Browse Prior Art Database

Nonstandard Extension for Facsimile Transfer Protocol

IP.com Disclosure Number: IPCOM000111227D
Original Publication Date: 1994-Feb-01
Included in the Prior Art Database: 2005-Mar-26
Document File: 2 page(s) / 83K

Publishing Venue

IBM

Related People

Kreitzer, SS: AUTHOR [+4]

Abstract

Disclosed is a computer-based method for allowing enhancements to facsimile transfers, and for allowing remote access to computer resources, through provisions of the CCITT (International Telegraph and Telephone Consultive Committee) T.30 standard for user-defined nonstandard frames. Capabilities for providing a termination mode and a non-T.30 protocol are added. The termination mode allows voice messaging or modem functions to start at the end of image messaging, instead of simply terminating the telephone call at the end of the facsimile image transfer. The non-T.30 protocol permits various functions specified by system users. For example, a computer based system may remotely access the resources of a remote computer using this facility.

This text was extracted from an ASCII text file.
This is the abbreviated version, containing approximately 52% of the total text.

Nonstandard Extension for Facsimile Transfer Protocol

      Disclosed is a computer-based method for allowing enhancements
to facsimile transfers, and for allowing remote access to computer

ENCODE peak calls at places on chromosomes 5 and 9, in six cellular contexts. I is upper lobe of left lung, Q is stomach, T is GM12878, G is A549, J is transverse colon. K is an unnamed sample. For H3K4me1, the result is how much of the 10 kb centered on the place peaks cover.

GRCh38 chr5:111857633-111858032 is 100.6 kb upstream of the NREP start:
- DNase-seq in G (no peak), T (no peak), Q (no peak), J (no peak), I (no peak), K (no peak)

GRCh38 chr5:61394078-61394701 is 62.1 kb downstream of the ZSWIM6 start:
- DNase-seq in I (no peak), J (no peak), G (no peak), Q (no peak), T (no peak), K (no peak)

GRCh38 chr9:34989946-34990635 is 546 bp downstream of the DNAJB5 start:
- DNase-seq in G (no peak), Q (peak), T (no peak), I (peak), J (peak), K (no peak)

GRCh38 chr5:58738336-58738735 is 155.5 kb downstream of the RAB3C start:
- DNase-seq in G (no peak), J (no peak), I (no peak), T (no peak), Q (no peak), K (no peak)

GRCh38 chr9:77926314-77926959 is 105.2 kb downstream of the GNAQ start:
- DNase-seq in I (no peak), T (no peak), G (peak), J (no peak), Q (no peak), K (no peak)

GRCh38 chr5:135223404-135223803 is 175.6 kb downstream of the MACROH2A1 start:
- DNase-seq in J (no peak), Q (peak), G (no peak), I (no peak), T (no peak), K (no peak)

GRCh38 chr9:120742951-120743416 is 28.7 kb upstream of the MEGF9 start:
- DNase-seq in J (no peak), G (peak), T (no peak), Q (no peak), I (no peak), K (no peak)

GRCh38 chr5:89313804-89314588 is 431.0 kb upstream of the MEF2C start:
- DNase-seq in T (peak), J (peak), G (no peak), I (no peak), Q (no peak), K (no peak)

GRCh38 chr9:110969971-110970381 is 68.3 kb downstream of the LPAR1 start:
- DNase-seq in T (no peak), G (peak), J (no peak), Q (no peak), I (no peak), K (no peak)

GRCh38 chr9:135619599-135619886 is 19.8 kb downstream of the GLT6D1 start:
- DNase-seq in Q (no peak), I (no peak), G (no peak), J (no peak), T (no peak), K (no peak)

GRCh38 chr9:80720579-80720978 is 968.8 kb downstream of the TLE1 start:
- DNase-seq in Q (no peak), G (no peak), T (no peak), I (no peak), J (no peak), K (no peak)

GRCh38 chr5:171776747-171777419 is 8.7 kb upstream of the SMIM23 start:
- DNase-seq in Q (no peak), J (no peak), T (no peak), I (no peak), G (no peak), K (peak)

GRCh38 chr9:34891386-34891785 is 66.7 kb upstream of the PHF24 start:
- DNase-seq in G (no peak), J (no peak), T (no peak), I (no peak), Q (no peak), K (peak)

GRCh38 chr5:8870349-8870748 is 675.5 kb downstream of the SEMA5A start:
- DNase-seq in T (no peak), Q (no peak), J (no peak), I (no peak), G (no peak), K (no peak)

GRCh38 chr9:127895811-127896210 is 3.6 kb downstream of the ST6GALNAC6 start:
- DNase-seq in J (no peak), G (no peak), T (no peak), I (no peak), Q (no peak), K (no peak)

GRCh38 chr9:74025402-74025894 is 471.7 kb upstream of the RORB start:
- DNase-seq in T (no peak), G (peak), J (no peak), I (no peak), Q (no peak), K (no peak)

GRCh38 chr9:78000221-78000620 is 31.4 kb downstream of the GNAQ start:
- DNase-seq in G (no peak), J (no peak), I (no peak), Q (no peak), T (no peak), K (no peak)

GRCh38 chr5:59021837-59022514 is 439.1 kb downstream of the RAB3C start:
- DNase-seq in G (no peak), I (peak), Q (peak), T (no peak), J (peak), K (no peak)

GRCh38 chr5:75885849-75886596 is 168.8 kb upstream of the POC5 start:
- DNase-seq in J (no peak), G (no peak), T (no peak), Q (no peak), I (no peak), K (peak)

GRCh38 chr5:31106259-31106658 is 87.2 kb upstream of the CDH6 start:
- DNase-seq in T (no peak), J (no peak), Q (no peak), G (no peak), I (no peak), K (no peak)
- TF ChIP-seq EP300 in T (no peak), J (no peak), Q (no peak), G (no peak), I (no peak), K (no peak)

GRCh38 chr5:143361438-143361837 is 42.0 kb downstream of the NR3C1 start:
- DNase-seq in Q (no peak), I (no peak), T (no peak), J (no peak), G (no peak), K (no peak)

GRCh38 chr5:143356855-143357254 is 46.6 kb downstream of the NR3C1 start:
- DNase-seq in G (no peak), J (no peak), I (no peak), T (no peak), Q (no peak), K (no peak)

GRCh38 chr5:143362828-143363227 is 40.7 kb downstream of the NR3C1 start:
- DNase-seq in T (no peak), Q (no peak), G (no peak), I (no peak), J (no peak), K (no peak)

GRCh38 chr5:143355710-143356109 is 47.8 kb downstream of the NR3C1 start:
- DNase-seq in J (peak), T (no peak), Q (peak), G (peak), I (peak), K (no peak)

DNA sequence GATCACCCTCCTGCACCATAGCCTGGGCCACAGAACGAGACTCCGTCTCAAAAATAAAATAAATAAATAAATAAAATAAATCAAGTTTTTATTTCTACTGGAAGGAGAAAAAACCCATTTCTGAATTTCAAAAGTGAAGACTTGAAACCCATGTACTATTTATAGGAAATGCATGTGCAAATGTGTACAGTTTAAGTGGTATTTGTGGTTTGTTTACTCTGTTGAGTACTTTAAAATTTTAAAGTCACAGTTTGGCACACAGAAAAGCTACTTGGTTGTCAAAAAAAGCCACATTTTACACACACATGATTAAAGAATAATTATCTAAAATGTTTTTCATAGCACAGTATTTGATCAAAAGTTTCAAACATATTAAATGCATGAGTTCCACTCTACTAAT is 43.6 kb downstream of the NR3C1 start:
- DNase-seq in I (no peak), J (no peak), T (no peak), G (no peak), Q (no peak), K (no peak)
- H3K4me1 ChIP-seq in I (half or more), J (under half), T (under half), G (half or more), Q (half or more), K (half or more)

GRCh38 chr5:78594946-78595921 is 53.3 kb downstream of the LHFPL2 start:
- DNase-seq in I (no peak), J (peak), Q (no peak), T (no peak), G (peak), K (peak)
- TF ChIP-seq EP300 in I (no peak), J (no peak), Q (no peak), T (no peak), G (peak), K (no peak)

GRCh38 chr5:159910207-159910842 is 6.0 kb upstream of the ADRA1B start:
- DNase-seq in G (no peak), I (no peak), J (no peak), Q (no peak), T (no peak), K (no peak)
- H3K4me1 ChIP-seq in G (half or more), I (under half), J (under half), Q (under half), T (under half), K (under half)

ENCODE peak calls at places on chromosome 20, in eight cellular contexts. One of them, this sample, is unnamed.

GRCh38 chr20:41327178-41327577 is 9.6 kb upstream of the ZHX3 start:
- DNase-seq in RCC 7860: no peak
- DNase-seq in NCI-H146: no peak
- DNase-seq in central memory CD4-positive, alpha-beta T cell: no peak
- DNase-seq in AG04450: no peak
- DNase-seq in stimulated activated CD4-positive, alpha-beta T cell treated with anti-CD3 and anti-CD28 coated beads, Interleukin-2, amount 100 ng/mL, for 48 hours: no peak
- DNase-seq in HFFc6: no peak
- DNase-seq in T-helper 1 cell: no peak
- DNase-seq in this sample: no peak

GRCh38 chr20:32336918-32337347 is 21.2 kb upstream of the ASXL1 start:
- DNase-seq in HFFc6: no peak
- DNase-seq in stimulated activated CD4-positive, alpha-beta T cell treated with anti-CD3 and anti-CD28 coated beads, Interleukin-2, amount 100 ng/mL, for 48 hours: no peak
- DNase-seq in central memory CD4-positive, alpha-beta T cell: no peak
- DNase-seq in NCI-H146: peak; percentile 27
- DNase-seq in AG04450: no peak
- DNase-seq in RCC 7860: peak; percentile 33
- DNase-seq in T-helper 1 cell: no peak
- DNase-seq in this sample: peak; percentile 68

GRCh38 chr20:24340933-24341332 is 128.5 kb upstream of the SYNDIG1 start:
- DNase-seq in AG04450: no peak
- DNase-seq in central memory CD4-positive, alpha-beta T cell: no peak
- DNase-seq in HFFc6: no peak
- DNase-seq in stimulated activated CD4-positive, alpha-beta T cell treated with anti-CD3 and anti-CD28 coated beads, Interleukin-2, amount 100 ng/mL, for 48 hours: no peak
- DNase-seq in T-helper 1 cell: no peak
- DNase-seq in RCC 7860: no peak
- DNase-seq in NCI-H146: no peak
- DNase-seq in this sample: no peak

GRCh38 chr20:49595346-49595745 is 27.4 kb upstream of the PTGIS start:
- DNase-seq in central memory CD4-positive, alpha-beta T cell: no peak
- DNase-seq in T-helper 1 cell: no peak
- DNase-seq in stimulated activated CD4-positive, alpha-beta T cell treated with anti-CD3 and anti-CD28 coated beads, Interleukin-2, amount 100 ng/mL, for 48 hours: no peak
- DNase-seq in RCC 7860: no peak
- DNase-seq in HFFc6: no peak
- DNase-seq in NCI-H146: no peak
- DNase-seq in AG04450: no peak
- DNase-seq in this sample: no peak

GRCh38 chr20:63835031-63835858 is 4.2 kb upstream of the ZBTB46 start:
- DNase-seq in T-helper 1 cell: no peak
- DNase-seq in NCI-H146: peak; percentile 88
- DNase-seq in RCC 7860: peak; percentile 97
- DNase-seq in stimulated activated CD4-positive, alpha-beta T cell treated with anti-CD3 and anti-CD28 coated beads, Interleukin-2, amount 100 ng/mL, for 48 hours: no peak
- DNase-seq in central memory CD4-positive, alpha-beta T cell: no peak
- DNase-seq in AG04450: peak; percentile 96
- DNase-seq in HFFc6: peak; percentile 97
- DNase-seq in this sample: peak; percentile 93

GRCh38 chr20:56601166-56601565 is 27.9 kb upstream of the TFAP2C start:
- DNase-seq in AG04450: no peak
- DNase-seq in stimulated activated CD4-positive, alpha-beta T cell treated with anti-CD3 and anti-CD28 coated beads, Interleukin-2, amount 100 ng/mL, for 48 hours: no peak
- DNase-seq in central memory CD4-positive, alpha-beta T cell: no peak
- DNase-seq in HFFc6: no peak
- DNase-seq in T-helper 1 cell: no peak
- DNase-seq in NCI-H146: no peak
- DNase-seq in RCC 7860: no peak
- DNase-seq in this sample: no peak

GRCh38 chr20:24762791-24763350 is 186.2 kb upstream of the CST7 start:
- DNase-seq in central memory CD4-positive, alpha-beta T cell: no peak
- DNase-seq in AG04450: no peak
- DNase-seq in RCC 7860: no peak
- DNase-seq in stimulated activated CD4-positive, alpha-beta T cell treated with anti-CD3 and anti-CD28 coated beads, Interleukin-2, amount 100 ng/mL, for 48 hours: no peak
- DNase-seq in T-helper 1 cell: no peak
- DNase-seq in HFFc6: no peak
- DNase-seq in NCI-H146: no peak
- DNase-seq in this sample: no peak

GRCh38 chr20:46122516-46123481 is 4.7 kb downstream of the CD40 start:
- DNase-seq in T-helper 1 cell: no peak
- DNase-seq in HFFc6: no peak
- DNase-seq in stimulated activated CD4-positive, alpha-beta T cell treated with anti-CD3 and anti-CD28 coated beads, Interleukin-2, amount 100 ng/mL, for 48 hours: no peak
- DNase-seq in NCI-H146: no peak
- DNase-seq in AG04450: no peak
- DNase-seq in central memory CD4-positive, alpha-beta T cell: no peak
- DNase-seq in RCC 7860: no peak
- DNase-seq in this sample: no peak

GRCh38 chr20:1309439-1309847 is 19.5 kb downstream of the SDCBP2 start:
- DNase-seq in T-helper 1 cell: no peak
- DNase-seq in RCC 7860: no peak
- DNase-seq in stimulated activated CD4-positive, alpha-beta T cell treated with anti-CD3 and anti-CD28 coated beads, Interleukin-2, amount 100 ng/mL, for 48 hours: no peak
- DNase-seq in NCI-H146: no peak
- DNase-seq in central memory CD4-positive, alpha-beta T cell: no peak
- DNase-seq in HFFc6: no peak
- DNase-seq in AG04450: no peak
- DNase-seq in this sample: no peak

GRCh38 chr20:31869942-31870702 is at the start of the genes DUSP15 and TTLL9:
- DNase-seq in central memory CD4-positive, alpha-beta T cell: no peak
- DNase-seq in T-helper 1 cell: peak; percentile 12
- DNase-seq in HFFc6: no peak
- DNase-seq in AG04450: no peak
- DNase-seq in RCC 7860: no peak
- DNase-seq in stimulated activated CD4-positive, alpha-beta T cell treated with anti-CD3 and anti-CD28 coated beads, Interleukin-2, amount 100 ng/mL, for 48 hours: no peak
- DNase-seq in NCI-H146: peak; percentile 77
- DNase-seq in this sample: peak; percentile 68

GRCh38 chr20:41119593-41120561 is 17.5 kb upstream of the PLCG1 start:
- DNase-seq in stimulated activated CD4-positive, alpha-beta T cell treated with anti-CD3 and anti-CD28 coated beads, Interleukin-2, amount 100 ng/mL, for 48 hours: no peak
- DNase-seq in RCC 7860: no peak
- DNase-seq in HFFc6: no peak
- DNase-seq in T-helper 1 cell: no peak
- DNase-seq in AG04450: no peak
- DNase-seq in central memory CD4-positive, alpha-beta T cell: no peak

resources, through provisions of the CCITT (International Telegraph
and Telephone Consultive Committee) T.30 standard for user-defined
nonstandard frames.  Capabilities for providing a termination mode
and a non-T.30 protocol are added.  The termination mode allows voice
messaging or modem functions to start at the end of image messaging,
instead of simply terminating the telephone call at the end of the
facsimile image transfer.  The non-T.30 protocol permits various
functions specified by system users.  For example, a computer based
system may remotely access the resources of a remote computer using
this facility.

      In a standard facsimile transfer, as documented in the T.30
standard, commands and responses, as well as messages, are exchanged
between the calling and called sides.  For example, after
communications are established in a facsimile transmission, the
called side may respond with a Digital Identification Signal (DIS)
code, followed by a Nonstandard Features (NSF) code, identifying its
capabilities.  The calling side may then specify an operating mode by
sending a Digital Command Signal (DCS) code, followed by a
Nonstandard Facilities Setup (NFS) code.  In this way, when two
machines with compatible nonstandard capabilities first begin
communicating, they negotiate to determine what will be done.

      Each of the NSF and NSS codes consist of a flag, followed by an
address, followed by a control, followed by a command, followed by
frame information field, followed by two CRC bits, followed by
another flag.  The command is used to distinguish the NSF and NSS
codes from each other and from other codes.  The frame identification
field may be used for any purpose desired by the user.  For example,
the frame identification field of the NSF code may be used to specify
an identification number, followed by available features, such as
compression types, termin...